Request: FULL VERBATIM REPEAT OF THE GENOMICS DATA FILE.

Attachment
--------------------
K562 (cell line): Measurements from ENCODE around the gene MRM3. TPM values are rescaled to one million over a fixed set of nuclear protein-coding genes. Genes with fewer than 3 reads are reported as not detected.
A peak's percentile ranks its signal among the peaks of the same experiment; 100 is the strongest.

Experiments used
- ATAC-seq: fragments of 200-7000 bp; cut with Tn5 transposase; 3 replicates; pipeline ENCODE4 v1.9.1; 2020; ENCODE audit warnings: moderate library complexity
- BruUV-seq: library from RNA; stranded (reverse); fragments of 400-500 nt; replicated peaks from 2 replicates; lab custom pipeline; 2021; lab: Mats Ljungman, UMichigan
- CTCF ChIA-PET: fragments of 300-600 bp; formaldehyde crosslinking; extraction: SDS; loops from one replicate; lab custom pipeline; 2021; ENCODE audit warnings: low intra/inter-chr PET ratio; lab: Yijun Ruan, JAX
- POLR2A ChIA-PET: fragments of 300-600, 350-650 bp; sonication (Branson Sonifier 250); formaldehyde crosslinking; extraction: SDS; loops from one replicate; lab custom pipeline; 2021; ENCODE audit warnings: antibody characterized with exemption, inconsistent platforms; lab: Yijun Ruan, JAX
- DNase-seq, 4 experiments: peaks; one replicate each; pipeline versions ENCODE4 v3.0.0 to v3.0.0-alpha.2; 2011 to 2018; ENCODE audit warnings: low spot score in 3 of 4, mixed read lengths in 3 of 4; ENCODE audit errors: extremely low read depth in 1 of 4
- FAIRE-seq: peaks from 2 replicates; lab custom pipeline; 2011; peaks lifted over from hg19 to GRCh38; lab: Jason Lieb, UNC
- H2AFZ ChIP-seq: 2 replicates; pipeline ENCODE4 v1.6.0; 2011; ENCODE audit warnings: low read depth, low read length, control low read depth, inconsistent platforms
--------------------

K562 (cell line): Measurements from ENCODE around the gene MRM3. TPM values are rescaled to one million over a fixed set of nuclear protein-coding genes. Genes with fewer than 3 reads are reported as not detected.
A peak's percentile ranks its signal among the peaks of the same experiment; 100 is the strongest.

Experiments used
- ATAC-seq: fragments of 200-7000 bp; cut with Tn5 transposase; 3 replicates; pipeline ENCODE4 v1.9.1; 2020; ENCODE audit warnings: moderate library complexity
- BruUV-seq: library from RNA; stranded (reverse); fragments of 400-500 nt; replicated peaks from 2 replicates; lab custom pipeline; 2021; lab: Mats Ljungman, UMichigan
- CTCF ChIA-PET: fragments of 300-600 bp; formaldehyde crosslinking; extraction: SDS; loops from one replicate; lab custom pipeline; 2021; ENCODE audit warnings: low intra/inter-chr PET ratio; lab: Yijun Ruan, JAX
- POLR2A ChIA-PET: fragments of 300-600, 350-650 bp; sonication (Branson Sonifier 250); formaldehyde crosslinking; extraction: SDS; loops from one replicate; lab custom pipeline; 2021; ENCODE audit warnings: antibody characterized with exemption, inconsistent platforms; lab: Yijun Ruan, JAX
- DNase-seq, 4 experiments: peaks; one replicate each; pipeline versions ENCODE4 v3.0.0 to v3.0.0-alpha.2; 2011 to 2018; ENCODE audit warnings: low spot score in 3 of 4, mixed read lengths in 3 of 4; ENCODE audit errors: extremely low read depth in 1 of 4
- FAIRE-seq: peaks from 2 replicates; lab custom pipeline; 2011; peaks lifted over from hg19 to GRCh38; lab: Jason Lieb, UNC
- H2AFZ ChIP-seq: 2 replicates; pipeline ENCODE4 v1.6.0; 2011; ENCODE audit warnings: low read depth, low read length, control low read depth, inconsistent platforms